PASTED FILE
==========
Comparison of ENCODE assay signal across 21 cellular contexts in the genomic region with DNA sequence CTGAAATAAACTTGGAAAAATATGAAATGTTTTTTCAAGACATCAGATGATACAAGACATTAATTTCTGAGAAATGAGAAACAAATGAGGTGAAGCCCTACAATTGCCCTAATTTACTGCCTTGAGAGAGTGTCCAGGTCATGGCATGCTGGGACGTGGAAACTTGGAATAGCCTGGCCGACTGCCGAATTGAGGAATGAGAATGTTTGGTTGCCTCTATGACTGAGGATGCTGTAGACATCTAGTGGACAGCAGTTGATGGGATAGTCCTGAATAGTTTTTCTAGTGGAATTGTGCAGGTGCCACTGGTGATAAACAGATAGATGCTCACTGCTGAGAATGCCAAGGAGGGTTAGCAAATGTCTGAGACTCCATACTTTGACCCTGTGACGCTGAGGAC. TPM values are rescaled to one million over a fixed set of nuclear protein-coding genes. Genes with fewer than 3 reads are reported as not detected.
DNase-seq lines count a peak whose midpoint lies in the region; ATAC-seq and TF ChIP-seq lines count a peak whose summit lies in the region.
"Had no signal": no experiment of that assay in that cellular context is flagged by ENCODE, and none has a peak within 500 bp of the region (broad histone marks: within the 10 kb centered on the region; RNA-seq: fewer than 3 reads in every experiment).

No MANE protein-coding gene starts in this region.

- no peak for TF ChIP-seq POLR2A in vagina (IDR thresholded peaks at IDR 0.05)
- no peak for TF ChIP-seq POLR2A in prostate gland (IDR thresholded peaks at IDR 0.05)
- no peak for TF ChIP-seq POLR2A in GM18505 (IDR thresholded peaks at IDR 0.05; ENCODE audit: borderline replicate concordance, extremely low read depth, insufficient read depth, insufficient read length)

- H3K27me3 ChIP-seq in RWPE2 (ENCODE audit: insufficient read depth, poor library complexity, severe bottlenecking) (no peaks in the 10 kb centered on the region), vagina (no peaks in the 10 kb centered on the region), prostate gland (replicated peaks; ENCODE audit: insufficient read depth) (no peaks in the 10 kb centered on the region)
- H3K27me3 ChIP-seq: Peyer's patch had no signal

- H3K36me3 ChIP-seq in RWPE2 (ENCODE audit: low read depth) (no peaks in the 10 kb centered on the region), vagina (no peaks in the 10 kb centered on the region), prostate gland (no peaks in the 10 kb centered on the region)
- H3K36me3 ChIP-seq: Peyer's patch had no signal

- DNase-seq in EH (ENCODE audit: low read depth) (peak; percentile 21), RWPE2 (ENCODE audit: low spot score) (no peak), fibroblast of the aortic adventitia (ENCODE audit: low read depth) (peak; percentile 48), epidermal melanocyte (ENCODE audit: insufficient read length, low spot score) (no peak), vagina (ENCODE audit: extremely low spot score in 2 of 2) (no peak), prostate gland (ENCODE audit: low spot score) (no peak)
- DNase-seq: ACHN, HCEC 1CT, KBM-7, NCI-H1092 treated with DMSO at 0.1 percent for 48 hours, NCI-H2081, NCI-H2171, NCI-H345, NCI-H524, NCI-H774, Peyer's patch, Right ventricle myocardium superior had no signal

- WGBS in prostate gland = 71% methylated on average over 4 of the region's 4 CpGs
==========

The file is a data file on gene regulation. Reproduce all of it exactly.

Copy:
Comparison of ENCODE assay signal across 21 cellular contexts in the genomic region with DNA sequence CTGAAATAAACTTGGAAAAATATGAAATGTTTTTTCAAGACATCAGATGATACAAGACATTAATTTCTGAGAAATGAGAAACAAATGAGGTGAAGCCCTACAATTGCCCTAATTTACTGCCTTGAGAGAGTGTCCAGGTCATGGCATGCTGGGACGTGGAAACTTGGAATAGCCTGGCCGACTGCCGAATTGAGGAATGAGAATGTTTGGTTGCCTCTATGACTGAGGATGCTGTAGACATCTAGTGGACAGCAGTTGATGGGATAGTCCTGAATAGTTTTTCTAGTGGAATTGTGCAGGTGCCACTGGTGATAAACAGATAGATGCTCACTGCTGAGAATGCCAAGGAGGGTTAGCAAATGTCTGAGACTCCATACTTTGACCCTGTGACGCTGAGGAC. TPM values are rescaled to one million over a fixed set of nuclear protein-coding genes. Genes with fewer than 3 reads are reported as not detected.
DNase-seq lines count a peak whose midpoint lies in the region; ATAC-seq and TF ChIP-seq lines count a peak whose summit lies in the region.
"Had no signal": no experiment of that assay in that cellular context is flagged by ENCODE, and none has a peak within 500 bp of the region (broad histone marks: within the 10 kb centered on the region; RNA-seq: fewer than 3 reads in every experiment).

No MANE protein-coding gene starts in this region.

- no peak for TF ChIP-seq POLR2A in vagina (IDR thresholded peaks at IDR 0.05)
- no peak for TF ChIP-seq POLR2A in prostate gland (IDR thresholded peaks at IDR 0.05)
- no peak for TF ChIP-seq POLR2A in GM18505 (IDR thresholded peaks at IDR 0.05; ENCODE audit: borderline replicate concordance, extremely low read depth, insufficient read depth, insufficient read length)

- H3K27me3 ChIP-seq in RWPE2 (ENCODE audit: insufficient read depth, poor library complexity, severe bottlenecking) (no peaks in the 10 kb centered on the region), vagina (no peaks in the 10 kb centered on the region), prostate gland (replicated peaks; ENCODE audit: insufficient read depth) (no peaks in the 10 kb centered on the region)
- H3K27me3 ChIP-seq: Peyer's patch had no signal

- H3K36me3 ChIP-seq in RWPE2 (ENCODE audit: low read depth) (no peaks in the 10 kb centered on the region), vagina (no peaks in the 10 kb centered on the region), prostate gland (no peaks in the 10 kb centered on the region)
- H3K36me3 ChIP-seq: Peyer's patch had no signal

- DNase-seq in EH (ENCODE audit: low read depth) (peak; percentile 21), RWPE2 (ENCODE audit: low spot score) (no peak), fibroblast of the aortic adventitia (ENCODE audit: low read depth) (peak; percentile 48), epidermal melanocyte (ENCODE audit: insufficient read length, low spot score) (no peak), vagina (ENCODE audit: extremely low spot score in 2 of 2) (no peak), prostate gland (ENCODE audit: low spot score) (no peak)
- DNase-seq: ACHN, HCEC 1CT, KBM-7, NCI-H1092 treated with DMSO at 0.1 percent for 48 hours, NCI-H2081, NCI-H2171, NCI-H345, NCI-H524, NCI-H774, Peyer's patch, Right ventricle myocardium superior had no signal

- WGBS in prostate gland = 71% methylated on average over 4 of the region's 4 CpGs